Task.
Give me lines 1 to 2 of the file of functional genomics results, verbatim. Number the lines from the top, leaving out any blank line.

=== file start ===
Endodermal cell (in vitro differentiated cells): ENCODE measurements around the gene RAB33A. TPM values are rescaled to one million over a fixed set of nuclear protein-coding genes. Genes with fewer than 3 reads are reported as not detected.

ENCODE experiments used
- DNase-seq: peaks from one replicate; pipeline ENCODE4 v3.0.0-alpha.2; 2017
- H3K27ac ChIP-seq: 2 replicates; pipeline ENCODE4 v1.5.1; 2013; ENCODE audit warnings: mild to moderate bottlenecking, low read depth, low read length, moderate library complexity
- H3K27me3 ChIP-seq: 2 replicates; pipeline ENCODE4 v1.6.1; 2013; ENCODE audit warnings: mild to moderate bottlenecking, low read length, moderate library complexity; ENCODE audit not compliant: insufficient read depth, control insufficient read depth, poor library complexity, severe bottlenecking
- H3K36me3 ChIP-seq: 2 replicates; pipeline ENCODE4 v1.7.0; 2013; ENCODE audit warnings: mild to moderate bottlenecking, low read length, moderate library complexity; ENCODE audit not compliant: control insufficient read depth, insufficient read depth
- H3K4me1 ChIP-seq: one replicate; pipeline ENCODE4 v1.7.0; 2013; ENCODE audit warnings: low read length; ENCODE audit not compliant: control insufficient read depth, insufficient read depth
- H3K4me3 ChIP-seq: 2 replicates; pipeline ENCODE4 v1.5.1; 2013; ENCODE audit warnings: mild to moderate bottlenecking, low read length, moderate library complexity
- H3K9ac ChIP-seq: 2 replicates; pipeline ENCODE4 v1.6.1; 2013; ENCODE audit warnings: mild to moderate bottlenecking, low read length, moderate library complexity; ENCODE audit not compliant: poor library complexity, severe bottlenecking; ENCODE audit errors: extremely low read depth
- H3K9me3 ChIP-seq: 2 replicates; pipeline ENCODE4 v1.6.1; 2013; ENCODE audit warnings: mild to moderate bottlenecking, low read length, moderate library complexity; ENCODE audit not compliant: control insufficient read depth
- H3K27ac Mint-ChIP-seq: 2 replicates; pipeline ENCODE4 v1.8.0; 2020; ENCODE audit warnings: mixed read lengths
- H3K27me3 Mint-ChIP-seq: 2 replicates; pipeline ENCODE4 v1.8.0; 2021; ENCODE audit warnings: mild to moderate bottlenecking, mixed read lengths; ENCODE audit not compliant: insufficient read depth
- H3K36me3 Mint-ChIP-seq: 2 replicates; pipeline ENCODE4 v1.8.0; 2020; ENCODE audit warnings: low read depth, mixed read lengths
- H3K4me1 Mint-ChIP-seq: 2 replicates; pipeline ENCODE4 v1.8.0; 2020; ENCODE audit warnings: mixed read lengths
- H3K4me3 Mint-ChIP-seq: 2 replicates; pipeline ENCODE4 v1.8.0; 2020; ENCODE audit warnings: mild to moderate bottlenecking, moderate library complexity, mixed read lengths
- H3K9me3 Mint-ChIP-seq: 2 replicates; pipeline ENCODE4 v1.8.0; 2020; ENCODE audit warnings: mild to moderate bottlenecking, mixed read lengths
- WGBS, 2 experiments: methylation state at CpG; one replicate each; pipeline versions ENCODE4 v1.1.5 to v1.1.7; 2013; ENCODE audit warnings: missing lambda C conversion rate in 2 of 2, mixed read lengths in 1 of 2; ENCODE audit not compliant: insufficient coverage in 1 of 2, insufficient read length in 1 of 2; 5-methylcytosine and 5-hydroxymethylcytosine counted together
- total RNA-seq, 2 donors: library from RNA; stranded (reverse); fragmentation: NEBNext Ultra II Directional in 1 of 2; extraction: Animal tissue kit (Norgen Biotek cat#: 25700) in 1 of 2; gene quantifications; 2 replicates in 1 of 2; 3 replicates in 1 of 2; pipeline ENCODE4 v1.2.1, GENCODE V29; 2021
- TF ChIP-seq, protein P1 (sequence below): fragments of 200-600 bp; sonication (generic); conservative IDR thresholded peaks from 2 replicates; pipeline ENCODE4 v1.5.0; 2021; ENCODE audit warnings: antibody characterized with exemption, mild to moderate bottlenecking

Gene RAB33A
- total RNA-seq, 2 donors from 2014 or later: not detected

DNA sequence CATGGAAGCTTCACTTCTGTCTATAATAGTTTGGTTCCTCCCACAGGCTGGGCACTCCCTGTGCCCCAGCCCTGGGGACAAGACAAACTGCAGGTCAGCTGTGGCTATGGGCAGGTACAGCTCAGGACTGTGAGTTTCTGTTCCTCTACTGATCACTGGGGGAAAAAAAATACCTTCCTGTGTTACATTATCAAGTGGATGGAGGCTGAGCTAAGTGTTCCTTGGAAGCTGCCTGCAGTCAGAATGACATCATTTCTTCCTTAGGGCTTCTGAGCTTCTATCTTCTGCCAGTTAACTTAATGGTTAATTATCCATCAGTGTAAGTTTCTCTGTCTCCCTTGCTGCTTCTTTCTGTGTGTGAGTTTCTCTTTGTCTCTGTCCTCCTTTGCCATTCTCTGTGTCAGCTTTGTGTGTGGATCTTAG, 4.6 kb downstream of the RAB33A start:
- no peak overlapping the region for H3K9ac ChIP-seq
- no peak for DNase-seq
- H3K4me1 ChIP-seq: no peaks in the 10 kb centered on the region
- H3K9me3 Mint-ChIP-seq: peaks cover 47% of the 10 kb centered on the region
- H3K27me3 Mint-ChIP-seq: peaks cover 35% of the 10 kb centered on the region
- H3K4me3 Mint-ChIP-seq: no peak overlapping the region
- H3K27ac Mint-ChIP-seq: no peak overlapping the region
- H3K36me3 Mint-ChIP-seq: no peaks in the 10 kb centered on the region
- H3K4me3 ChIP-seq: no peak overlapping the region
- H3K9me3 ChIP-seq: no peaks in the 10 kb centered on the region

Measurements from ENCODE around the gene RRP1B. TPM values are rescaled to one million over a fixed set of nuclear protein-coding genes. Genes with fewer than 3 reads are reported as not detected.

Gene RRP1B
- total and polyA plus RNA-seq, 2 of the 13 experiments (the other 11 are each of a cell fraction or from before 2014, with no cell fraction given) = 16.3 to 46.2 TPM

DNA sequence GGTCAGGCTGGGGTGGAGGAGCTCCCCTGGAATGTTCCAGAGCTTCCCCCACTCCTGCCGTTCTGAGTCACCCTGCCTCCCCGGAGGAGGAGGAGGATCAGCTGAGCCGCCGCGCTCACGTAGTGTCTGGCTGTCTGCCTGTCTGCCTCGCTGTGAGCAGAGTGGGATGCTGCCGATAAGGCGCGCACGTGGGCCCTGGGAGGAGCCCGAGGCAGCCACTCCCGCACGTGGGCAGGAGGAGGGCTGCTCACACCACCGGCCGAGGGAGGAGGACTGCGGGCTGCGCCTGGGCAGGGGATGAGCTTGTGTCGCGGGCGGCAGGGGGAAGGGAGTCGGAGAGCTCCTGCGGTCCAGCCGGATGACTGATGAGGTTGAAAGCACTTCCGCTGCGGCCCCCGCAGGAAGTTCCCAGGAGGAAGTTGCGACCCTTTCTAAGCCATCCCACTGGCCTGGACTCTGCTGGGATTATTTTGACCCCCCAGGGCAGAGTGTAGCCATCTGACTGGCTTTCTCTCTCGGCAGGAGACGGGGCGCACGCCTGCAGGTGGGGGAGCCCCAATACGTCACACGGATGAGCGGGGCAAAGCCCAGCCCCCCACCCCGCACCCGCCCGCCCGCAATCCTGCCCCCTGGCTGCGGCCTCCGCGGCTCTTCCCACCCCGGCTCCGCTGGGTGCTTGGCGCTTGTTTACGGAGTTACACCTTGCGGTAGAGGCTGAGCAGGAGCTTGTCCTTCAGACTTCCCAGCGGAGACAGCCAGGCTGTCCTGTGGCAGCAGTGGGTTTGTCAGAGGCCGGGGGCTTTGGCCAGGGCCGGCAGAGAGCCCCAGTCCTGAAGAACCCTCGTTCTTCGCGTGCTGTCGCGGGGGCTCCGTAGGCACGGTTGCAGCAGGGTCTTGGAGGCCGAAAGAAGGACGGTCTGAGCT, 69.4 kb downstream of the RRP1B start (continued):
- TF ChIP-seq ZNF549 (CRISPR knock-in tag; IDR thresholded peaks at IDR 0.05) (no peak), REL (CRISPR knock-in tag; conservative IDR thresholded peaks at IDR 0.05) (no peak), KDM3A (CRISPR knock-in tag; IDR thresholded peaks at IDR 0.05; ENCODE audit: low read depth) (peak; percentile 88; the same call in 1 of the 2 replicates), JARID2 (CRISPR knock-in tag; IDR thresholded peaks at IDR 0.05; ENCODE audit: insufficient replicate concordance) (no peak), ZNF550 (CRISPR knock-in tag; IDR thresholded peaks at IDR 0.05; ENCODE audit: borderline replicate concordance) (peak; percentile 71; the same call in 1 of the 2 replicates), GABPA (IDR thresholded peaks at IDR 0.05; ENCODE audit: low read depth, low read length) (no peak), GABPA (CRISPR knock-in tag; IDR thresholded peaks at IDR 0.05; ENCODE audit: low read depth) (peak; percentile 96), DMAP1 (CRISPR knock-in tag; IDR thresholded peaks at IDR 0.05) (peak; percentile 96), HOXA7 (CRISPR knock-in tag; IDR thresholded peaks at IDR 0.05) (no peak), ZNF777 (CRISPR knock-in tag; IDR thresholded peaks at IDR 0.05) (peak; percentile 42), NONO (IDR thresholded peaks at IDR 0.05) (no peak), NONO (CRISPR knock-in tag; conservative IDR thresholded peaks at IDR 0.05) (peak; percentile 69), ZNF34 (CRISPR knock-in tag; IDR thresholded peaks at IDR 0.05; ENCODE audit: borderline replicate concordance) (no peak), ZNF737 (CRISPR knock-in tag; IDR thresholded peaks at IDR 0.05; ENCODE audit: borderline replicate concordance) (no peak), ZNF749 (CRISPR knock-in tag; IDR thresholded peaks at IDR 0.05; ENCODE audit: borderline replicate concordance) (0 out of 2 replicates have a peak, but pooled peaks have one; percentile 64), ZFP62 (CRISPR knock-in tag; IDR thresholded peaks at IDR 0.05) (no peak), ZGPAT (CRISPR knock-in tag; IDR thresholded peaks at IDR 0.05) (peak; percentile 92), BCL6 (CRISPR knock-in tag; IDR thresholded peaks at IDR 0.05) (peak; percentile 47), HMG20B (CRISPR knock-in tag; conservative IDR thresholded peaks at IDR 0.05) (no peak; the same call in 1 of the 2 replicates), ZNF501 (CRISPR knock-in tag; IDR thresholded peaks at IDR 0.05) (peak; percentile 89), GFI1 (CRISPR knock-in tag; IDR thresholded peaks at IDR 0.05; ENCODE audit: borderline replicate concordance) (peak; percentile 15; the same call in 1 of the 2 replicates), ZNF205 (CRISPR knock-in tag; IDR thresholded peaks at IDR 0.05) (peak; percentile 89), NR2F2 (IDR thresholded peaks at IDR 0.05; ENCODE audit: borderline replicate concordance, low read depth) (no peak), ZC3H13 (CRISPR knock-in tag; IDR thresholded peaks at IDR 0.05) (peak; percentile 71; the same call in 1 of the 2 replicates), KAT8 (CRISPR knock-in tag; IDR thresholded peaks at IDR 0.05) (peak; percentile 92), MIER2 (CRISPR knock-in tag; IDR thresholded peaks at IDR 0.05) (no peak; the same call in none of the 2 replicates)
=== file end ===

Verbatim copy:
Endodermal cell (in vitro differentiated cells): ENCODE measurements around the gene RAB33A. TPM values are rescaled to one million over a fixed set of nuclear protein-coding genes. Genes with fewer than 3 reads are reported as not detected.

ENCODE experiments used